Month: December 2017

Citrix HDX Adaptive Transport, Datagram Transport Layer Security (DTLS)

With the new release of Citrix XenDesktop/XenApp 7.16 the HDX Adaptive Transport it now turned on by default.

With that turned on, clients connecting through NetScaler Gateway will try to connect using UDP 443. If Firewall and NetScaler Gateway is not configured to communicate on UDP 443, the client will fallback to TCP 433.

I have noticed that it takes a short time before it will do the fallback (2-5 sec.). This give a longer logon time when the users are connecting through NetScaler Gateway. With the right configuration, you can eliminate that extra wait time for the users.

First, enable DTLS (Datagram Transport Layer Security) on the NetScaler Gateway configuration:

After enabling DTLS, you need to rebind the Server Certificate again. Do a unbind and a bind, then it will work.

The next is to enable UDP 443 on the Firewall Access and NAT rules. As there are many different Firewall’s I cannot tell you the way to do it one your Firewall.

I found that you can use nMap/Xenmap to test if your configuration of the Firewall and NetScaler Gateway configuration.

Use the flowing command to do the test:

nmap -sT -sU -p 443 -Pn <FQDN>

The test has to be run from a external computer, as we are testing the Firewall and NetScaler Gateway configuration.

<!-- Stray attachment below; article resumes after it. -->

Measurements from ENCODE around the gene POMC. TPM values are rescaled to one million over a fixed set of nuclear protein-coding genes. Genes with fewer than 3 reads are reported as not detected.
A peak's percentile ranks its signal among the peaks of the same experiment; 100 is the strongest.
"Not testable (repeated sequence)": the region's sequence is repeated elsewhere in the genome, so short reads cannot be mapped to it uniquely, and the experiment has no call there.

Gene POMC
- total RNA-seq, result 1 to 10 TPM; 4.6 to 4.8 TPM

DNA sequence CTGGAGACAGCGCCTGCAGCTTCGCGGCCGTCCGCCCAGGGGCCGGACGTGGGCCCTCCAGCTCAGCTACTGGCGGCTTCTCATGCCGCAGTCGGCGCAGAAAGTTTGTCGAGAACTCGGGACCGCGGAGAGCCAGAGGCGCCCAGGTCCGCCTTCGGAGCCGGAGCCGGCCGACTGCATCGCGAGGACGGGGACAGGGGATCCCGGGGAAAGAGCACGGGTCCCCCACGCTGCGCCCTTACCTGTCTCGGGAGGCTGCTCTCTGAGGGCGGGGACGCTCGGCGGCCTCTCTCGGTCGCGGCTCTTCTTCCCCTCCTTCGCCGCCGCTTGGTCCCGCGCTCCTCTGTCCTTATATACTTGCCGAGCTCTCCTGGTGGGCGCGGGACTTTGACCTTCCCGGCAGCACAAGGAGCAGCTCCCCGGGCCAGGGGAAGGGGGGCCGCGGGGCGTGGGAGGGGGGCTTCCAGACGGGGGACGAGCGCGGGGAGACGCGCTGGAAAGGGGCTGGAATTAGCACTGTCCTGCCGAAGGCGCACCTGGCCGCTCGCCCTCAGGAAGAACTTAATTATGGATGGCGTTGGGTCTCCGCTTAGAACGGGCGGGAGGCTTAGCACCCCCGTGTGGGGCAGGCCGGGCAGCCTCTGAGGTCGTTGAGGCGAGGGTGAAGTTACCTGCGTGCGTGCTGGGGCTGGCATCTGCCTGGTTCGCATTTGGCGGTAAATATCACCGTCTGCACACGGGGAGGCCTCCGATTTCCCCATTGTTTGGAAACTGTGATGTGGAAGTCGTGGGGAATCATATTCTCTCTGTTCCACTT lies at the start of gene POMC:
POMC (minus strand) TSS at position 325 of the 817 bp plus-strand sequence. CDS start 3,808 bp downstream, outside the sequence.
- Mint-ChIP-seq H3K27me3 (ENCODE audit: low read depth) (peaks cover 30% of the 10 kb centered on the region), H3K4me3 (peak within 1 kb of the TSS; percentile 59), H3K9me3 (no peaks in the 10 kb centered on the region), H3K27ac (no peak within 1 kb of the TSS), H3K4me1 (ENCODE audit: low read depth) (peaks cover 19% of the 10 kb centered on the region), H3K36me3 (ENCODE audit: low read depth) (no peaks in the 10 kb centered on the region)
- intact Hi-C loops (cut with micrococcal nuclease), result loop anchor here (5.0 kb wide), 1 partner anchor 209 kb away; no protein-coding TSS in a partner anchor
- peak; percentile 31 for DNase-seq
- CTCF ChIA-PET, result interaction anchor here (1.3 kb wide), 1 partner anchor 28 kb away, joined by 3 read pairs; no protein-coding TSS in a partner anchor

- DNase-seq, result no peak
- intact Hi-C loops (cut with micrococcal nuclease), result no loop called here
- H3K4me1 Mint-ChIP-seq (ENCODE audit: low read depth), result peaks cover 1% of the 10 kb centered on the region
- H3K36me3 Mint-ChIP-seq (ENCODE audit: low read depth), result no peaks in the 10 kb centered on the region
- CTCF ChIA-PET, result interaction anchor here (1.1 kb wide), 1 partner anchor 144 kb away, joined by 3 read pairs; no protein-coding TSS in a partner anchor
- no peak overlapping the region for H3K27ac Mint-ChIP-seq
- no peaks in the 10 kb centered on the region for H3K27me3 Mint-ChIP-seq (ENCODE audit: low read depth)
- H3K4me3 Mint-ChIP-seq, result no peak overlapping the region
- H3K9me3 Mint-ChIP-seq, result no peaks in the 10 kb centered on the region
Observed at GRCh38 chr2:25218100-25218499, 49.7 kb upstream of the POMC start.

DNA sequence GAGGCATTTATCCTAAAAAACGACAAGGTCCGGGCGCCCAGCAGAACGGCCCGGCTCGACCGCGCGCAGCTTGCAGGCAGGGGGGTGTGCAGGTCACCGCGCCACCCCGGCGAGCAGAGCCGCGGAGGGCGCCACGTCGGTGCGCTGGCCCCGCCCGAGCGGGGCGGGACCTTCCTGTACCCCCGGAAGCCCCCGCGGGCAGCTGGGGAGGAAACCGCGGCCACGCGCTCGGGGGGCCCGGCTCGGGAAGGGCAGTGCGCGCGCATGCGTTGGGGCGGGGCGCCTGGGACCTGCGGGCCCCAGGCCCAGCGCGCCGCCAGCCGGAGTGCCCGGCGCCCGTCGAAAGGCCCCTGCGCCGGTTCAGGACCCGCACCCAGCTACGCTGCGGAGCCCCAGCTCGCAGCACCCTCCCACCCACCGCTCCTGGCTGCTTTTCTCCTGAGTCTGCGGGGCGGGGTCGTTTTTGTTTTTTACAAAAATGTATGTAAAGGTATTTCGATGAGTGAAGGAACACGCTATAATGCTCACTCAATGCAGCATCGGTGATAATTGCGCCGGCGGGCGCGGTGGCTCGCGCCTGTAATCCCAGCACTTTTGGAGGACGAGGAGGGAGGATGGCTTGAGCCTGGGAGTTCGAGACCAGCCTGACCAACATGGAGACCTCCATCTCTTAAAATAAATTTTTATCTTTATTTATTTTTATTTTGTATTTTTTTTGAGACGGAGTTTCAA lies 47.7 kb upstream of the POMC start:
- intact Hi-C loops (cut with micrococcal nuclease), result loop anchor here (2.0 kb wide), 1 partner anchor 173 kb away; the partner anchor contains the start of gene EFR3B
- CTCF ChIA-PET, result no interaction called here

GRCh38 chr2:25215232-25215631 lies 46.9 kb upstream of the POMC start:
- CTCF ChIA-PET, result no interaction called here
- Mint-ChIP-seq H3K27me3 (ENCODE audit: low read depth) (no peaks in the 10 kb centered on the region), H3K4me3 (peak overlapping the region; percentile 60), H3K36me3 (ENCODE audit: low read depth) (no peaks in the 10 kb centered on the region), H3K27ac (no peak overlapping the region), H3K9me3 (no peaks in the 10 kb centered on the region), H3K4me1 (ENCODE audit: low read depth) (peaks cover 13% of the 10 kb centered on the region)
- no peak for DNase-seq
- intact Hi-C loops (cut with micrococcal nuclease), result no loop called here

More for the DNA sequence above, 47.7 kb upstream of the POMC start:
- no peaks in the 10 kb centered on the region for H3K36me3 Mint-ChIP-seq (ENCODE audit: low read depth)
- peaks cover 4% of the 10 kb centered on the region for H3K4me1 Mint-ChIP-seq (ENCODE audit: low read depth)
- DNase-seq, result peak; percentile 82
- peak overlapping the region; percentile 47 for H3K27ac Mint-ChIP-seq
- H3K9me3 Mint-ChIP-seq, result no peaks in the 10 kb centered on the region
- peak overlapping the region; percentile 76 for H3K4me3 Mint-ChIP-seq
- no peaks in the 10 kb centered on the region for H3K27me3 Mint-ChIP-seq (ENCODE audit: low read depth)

This will test TCP 443 and UDP 443, and give this result if you’re Firewall and NetScaler Gateway is configured to accept TCP 433 and UDP 443:

There are different ways to see if a user is connected using UDP 443.

NetScaler Gateway GUI:

NetScaler Gateway CLI:

XenDesktop/XenApp Director:

Server/VDI VDA:

Citrix HDX Adaptive Transport, Datagram Transport Layer Security is supported with Citrix Receiver 4.7 or newer.


Citrix NetScaler Gateway Enterprise Edition, Storefront High Availability, Poor man’s solution

Belive it or not but some still have Citrix NetScaler Gateway Enterprise Edition running. The Citrix NetScaler Gateway Enterprise Edition is a special editions witch was made to replace the Access Gateway 5.x.

As you can see, many of the NetScaler features are not available:

Special the Load Balancing Feature can be a problem, as we the need another Load Balancing system to handle Storefront High Availability.